Obama Sweeps, Huckabee Hangs On

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Paul J. Richards / AFP / Getty

Barack Obama speaks Saturday at the Jefferson-Jackson Dinner in Richmond, Virginia.

Pundits may well marvel that, for once, participants in Tuesday's D.C., Maryland and Virginia Democratic Potomac Primaries will be casting votes that "actually matter," but yesterday's results among Republicans show that even if a party's nomination is all sewn up, votes can still matter quite a lot. John McCain's losses in Kansas and Louisiana — and his narrow win in Washington State — suggest that, at the very least, the Republican Party will not be able to begin preparing for the general election as soon as leaders would like. At worst, Mike Huckabee's insistence on staying in the race undermines McCain's precarious status as a consensus conservative candidate. The longer that anyone-but-McCain voters have an option in the primary voting booth, the less likely they will be to turn out to vote in the general at all.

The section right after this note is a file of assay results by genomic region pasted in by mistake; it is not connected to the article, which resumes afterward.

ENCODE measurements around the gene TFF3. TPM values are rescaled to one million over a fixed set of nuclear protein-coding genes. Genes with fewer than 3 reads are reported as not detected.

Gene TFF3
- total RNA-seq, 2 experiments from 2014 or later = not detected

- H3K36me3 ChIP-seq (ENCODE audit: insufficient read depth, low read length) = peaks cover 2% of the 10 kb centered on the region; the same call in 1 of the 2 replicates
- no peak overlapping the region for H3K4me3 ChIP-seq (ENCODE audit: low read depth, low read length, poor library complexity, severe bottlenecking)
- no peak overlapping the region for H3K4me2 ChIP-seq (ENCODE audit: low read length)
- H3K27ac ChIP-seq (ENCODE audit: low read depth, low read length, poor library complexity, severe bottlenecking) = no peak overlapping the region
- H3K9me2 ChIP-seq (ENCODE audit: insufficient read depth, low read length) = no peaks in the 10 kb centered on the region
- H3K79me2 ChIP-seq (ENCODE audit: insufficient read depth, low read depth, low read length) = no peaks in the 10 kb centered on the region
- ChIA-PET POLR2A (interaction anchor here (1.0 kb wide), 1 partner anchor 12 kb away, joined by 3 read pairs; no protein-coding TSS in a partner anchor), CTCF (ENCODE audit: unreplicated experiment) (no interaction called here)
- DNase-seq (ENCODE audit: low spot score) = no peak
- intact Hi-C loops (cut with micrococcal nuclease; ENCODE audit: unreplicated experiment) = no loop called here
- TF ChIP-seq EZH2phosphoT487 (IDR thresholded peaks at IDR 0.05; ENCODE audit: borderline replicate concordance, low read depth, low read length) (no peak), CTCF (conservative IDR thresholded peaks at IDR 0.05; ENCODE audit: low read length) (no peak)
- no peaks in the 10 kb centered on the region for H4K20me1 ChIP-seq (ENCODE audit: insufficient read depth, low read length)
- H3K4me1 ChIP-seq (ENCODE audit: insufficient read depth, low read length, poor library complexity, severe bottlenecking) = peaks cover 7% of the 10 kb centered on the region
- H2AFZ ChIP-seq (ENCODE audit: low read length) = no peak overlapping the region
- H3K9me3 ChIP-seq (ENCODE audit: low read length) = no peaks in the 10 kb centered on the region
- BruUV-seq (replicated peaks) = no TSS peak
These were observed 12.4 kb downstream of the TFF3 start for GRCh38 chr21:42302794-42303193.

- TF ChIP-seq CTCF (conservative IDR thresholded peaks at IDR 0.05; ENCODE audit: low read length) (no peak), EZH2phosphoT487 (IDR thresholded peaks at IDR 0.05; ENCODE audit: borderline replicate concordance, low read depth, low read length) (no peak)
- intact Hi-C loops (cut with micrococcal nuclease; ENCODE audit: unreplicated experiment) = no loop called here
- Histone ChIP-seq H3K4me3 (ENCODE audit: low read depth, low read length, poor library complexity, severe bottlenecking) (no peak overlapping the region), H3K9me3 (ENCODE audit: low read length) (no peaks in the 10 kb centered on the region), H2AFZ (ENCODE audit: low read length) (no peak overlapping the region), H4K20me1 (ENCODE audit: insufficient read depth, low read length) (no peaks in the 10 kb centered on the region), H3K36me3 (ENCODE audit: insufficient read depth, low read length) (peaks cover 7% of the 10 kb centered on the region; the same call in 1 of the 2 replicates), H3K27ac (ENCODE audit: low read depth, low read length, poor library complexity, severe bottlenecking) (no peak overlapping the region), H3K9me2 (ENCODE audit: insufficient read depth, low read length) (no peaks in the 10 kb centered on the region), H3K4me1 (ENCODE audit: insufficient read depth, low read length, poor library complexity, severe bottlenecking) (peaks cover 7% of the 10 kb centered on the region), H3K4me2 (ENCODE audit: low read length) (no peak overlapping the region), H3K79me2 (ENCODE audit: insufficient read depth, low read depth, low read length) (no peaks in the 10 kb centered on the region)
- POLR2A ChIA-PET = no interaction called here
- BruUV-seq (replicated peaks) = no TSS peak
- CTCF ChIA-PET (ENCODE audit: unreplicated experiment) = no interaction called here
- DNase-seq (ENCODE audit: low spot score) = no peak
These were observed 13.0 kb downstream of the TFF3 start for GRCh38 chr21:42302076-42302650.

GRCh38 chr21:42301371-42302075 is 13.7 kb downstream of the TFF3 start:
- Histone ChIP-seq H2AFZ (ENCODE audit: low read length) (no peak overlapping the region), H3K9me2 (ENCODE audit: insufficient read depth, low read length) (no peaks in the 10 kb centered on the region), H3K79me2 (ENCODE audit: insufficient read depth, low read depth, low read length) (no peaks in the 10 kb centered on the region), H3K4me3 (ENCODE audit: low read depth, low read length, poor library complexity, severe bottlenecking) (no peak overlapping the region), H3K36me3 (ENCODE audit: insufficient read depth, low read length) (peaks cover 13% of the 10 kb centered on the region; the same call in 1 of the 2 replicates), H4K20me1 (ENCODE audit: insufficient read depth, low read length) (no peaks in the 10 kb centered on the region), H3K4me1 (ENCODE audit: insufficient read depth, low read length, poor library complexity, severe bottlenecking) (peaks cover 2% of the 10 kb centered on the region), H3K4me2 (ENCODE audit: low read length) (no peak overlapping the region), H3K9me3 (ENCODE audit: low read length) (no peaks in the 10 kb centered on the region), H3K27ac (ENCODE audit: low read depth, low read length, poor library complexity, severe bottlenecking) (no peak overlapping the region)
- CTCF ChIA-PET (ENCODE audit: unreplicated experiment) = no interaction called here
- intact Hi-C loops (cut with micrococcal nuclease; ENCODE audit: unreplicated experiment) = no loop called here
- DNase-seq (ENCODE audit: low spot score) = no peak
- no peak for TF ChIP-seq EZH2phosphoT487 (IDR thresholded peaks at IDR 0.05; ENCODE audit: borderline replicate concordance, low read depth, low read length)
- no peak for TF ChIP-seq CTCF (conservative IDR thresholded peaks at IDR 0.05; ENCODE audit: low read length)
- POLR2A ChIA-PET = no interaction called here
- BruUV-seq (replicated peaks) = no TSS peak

Huckabee has little chance of actually winning the nomination. He would have to win each one of the next primary contests with better than 50% of the vote just to keep McCain short of the 1,191 delegates needed to nab the G.O.P. nod. And even then, it is unlikely that a brokered convention would work out in his favor. Remember, the only Republican whom traditional conservative leaders distrust more than McCain is Mike Huckabee. (This distrust might stem from Huckabee's independence from traditional conservative organizations; the Club for Growth's opprobrium means little to his loose coalition of homeschoolers, economic populists, evangelicals and socially moderate, young Christians.) Huckabee's best hope — as he admitted in a speech on Saturday — is for divine intervention: "I know the pundits, and I know what they say: The math doesn't work out... Well, I didn't major in math, I majored in miracles. And I still believe in those, too." Unfortunately, miracles are not yet an approved nomination vehicle. (This might change should, for instance, Huckabee accept the consolation prize of party chair.)